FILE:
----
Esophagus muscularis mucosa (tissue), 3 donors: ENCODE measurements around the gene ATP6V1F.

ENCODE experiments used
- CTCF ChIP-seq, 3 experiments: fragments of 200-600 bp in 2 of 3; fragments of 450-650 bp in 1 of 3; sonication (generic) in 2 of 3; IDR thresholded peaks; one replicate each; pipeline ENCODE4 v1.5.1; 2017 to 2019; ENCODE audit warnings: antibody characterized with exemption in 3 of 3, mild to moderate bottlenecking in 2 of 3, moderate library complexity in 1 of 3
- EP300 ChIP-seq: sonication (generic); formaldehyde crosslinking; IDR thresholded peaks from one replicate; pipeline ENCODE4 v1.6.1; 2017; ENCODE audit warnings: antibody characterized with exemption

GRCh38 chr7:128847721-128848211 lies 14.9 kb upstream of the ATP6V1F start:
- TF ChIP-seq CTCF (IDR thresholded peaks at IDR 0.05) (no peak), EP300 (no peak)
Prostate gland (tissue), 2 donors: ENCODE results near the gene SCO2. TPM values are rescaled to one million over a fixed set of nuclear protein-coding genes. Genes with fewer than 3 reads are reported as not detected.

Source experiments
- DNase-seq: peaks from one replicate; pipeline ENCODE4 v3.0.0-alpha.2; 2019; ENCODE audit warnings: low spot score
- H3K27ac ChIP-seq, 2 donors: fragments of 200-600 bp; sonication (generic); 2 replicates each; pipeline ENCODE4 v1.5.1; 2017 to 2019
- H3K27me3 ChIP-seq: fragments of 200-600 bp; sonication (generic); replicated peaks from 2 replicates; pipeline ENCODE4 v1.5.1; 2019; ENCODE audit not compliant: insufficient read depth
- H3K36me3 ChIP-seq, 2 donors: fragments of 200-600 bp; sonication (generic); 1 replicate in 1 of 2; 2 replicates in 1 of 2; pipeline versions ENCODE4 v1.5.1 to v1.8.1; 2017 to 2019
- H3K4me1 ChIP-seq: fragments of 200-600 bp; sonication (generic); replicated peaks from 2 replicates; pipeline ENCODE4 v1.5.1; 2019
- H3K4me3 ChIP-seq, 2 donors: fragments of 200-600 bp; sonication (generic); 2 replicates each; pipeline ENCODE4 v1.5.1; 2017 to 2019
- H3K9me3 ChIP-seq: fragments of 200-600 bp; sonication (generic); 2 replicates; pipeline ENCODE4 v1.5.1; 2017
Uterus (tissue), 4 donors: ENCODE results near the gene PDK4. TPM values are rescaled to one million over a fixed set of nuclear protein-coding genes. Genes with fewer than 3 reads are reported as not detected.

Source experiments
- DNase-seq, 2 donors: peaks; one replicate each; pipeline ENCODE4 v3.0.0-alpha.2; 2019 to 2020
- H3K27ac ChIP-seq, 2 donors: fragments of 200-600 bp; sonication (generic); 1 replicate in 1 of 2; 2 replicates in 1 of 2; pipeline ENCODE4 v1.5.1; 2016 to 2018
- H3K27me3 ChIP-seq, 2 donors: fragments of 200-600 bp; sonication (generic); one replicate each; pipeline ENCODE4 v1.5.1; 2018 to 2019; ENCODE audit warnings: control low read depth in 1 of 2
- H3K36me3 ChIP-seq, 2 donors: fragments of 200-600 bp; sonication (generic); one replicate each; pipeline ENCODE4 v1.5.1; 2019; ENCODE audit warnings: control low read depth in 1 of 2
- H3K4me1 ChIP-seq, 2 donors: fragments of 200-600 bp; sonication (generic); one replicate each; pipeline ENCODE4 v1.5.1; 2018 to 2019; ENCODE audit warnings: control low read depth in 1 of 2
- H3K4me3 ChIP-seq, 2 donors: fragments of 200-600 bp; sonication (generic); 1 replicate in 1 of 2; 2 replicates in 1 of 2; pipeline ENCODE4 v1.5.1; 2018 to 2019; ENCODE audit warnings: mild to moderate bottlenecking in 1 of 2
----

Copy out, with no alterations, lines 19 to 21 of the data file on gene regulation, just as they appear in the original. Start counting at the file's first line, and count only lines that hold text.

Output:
- H3K27ac ChIP-seq, 2 donors: fragments of 200-600 bp; sonication (generic); 1 replicate in 1 of 2; 2 replicates in 1 of 2; pipeline ENCODE4 v1.5.1; 2016 to 2018
- H3K27me3 ChIP-seq, 2 donors: fragments of 200-600 bp; sonication (generic); one replicate each; pipeline ENCODE4 v1.5.1; 2018 to 2019; ENCODE audit warnings: control low read depth in 1 of 2
- H3K36me3 ChIP-seq, 2 donors: fragments of 200-600 bp; sonication (generic); one replicate each; pipeline ENCODE4 v1.5.1; 2019; ENCODE audit warnings: control low read depth in 1 of 2